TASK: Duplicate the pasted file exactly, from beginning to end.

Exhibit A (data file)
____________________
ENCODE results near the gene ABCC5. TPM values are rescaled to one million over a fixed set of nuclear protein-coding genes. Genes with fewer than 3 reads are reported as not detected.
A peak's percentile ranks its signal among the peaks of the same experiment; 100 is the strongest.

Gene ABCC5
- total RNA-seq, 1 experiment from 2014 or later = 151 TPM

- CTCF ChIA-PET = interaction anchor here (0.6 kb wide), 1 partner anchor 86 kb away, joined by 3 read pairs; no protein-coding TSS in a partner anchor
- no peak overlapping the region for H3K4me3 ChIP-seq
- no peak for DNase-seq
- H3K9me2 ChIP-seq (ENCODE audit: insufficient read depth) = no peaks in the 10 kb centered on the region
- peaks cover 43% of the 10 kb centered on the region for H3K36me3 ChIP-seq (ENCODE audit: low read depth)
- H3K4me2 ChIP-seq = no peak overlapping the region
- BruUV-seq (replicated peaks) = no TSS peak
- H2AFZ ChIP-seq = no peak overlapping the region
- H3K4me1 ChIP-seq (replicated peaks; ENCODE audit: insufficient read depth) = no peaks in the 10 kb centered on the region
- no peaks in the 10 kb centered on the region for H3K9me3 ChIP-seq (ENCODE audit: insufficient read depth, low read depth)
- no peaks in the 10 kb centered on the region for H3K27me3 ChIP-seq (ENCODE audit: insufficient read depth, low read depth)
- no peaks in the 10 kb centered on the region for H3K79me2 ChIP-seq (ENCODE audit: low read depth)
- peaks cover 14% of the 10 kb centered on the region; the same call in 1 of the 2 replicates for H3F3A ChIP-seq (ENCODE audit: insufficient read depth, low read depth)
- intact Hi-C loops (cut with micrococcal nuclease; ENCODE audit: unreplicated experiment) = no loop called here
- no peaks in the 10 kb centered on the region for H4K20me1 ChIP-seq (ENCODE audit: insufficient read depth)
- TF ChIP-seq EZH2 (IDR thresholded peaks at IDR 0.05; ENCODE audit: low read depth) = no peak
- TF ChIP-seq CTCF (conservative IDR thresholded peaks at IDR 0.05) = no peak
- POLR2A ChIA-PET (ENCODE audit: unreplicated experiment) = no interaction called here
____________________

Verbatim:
ENCODE results near the gene ABCC5. TPM values are rescaled to one million over a fixed set of nuclear protein-coding genes. Genes with fewer than 3 reads are reported as not detected.
A peak's percentile ranks its signal among the peaks of the same experiment; 100 is the strongest.

Gene ABCC5
- total RNA-seq, 1 experiment from 2014 or later = 151 TPM

- CTCF ChIA-PET = interaction anchor here (0.6 kb wide), 1 partner anchor 86 kb away, joined by 3 read pairs; no protein-coding TSS in a partner anchor
- no peak overlapping the region for H3K4me3 ChIP-seq
- no peak for DNase-seq
- H3K9me2 ChIP-seq (ENCODE audit: insufficient read depth) = no peaks in the 10 kb centered on the region
- peaks cover 43% of the 10 kb centered on the region for H3K36me3 ChIP-seq (ENCODE audit: low read depth)
- H3K4me2 ChIP-seq = no peak overlapping the region
- BruUV-seq (replicated peaks) = no TSS peak
- H2AFZ ChIP-seq = no peak overlapping the region
- H3K4me1 ChIP-seq (replicated peaks; ENCODE audit: insufficient read depth) = no peaks in the 10 kb centered on the region
- no peaks in the 10 kb centered on the region for H3K9me3 ChIP-seq (ENCODE audit: insufficient read depth, low read depth)
- no peaks in the 10 kb centered on the region for H3K27me3 ChIP-seq (ENCODE audit: insufficient read depth, low read depth)
- no peaks in the 10 kb centered on the region for H3K79me2 ChIP-seq (ENCODE audit: low read depth)
- peaks cover 14% of the 10 kb centered on the region; the same call in 1 of the 2 replicates for H3F3A ChIP-seq (ENCODE audit: insufficient read depth, low read depth)
- intact Hi-C loops (cut with micrococcal nuclease; ENCODE audit: unreplicated experiment) = no loop called here
- no peaks in the 10 kb centered on the region for H4K20me1 ChIP-seq (ENCODE audit: insufficient read depth)
- TF ChIP-seq EZH2 (IDR thresholded peaks at IDR 0.05; ENCODE audit: low read depth) = no peak
- TF ChIP-seq CTCF (conservative IDR thresholded peaks at IDR 0.05) = no peak
- POLR2A ChIA-PET (ENCODE audit: unreplicated experiment) = no interaction called here